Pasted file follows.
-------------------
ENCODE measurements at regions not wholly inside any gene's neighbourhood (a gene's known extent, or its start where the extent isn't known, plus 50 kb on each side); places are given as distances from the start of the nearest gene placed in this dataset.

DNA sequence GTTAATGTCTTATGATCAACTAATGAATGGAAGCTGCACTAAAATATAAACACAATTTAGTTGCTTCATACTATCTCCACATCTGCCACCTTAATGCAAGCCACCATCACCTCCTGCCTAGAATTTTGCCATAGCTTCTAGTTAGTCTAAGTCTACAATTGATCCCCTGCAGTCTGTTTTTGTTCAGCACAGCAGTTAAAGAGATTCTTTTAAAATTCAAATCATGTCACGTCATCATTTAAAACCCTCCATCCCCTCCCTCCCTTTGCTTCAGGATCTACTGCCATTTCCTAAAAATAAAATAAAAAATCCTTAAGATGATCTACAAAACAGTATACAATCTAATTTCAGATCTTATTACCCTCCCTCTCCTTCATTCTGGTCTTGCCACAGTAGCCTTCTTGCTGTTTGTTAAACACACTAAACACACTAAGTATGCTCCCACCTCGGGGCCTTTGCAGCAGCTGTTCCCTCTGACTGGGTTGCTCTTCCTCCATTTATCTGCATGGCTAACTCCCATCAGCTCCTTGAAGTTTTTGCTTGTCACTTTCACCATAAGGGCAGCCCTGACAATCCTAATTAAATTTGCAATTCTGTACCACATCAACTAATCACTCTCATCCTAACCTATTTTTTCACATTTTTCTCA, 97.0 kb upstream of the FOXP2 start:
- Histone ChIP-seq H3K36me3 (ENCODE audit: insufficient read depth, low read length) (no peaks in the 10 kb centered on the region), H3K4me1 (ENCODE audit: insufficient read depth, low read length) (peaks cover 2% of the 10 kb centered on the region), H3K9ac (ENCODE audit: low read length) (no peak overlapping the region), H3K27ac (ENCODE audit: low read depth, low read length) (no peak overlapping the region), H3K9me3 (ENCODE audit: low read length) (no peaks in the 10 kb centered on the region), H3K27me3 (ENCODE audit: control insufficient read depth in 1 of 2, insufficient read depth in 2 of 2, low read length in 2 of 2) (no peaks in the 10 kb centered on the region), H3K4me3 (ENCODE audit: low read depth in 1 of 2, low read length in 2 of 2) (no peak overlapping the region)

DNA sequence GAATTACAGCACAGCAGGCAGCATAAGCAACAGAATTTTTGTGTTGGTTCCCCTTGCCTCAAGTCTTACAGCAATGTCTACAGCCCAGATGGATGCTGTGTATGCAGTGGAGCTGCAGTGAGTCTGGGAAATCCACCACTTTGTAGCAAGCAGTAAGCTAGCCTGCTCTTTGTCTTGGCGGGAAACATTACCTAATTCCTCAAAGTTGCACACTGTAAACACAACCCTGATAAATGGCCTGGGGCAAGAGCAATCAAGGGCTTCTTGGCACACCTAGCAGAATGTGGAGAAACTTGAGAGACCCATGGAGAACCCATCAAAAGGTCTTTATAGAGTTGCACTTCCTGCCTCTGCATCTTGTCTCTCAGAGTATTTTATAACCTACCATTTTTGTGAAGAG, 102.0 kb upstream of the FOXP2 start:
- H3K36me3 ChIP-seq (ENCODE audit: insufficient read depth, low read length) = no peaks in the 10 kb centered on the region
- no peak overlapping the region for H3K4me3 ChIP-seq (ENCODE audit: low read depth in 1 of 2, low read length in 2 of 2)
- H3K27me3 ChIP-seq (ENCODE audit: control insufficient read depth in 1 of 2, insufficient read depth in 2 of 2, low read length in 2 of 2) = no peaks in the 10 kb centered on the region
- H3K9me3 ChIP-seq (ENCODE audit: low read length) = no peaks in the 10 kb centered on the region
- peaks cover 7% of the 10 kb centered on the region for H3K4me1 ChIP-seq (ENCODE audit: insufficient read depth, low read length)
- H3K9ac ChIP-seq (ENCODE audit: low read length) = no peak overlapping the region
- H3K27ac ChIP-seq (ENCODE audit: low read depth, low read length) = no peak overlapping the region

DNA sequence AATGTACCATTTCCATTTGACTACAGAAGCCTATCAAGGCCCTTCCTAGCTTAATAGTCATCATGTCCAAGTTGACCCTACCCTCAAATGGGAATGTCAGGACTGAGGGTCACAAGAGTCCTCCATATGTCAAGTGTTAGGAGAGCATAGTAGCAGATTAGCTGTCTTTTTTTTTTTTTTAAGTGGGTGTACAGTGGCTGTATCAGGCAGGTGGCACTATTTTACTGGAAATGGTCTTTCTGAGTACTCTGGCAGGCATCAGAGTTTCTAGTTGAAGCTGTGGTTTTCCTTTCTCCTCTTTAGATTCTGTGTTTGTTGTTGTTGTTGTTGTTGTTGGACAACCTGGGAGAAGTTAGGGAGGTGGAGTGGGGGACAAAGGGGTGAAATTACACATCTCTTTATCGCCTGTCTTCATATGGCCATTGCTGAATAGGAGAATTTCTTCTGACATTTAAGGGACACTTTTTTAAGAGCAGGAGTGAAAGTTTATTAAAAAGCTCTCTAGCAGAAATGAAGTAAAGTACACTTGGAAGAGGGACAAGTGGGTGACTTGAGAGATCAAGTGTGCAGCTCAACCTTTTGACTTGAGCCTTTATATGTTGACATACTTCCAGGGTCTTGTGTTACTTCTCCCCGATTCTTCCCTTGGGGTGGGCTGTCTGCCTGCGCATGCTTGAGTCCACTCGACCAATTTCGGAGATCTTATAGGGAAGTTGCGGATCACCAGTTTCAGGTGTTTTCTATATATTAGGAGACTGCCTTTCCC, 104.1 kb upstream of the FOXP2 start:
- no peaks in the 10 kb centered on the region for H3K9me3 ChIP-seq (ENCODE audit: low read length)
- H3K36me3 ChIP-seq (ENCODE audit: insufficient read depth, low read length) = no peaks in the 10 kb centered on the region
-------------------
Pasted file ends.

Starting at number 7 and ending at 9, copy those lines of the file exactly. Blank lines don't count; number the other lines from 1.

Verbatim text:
- H3K27me3 ChIP-seq (ENCODE audit: control insufficient read depth in 1 of 2, insufficient read depth in 2 of 2, low read length in 2 of 2) = no peaks in the 10 kb centered on the region
- H3K9me3 ChIP-seq (ENCODE audit: low read length) = no peaks in the 10 kb centered on the region
- peaks cover 7% of the 10 kb centered on the region for H3K4me1 ChIP-seq (ENCODE audit: insufficient read depth, low read length)